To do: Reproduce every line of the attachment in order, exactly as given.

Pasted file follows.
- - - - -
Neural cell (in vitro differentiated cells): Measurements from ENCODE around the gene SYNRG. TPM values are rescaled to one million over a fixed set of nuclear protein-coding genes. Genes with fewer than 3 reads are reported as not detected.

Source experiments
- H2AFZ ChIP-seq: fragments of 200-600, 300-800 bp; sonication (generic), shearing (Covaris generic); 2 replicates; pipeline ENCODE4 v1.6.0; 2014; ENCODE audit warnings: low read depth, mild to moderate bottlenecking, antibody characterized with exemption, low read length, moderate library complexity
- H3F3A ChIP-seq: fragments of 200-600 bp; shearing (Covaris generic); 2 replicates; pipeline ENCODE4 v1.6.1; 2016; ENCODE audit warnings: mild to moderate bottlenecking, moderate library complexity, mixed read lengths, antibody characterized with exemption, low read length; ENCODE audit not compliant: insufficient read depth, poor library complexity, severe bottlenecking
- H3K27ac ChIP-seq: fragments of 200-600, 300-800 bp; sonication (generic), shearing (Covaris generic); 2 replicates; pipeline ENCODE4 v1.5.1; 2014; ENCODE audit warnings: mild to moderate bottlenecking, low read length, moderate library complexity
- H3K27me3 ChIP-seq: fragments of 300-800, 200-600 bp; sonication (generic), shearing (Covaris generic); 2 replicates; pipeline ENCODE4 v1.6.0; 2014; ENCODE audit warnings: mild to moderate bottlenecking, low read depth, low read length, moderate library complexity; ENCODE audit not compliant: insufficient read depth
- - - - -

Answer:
Neural cell (in vitro differentiated cells): Measurements from ENCODE around the gene SYNRG. TPM values are rescaled to one million over a fixed set of nuclear protein-coding genes. Genes with fewer than 3 reads are reported as not detected.

Source experiments
- H2AFZ ChIP-seq: fragments of 200-600, 300-800 bp; sonication (generic), shearing (Covaris generic); 2 replicates; pipeline ENCODE4 v1.6.0; 2014; ENCODE audit warnings: low read depth, mild to moderate bottlenecking, antibody characterized with exemption, low read length, moderate library complexity
- H3F3A ChIP-seq: fragments of 200-600 bp; shearing (Covaris generic); 2 replicates; pipeline ENCODE4 v1.6.1; 2016; ENCODE audit warnings: mild to moderate bottlenecking, moderate library complexity, mixed read lengths, antibody characterized with exemption, low read length; ENCODE audit not compliant: insufficient read depth, poor library complexity, severe bottlenecking
- H3K27ac ChIP-seq: fragments of 200-600, 300-800 bp; sonication (generic), shearing (Covaris generic); 2 replicates; pipeline ENCODE4 v1.5.1; 2014; ENCODE audit warnings: mild to moderate bottlenecking, low read length, moderate library complexity
- H3K27me3 ChIP-seq: fragments of 300-800, 200-600 bp; sonication (generic), shearing (Covaris generic); 2 replicates; pipeline ENCODE4 v1.6.0; 2014; ENCODE audit warnings: mild to moderate bottlenecking, low read depth, low read length, moderate library complexity; ENCODE audit not compliant: insufficient read depth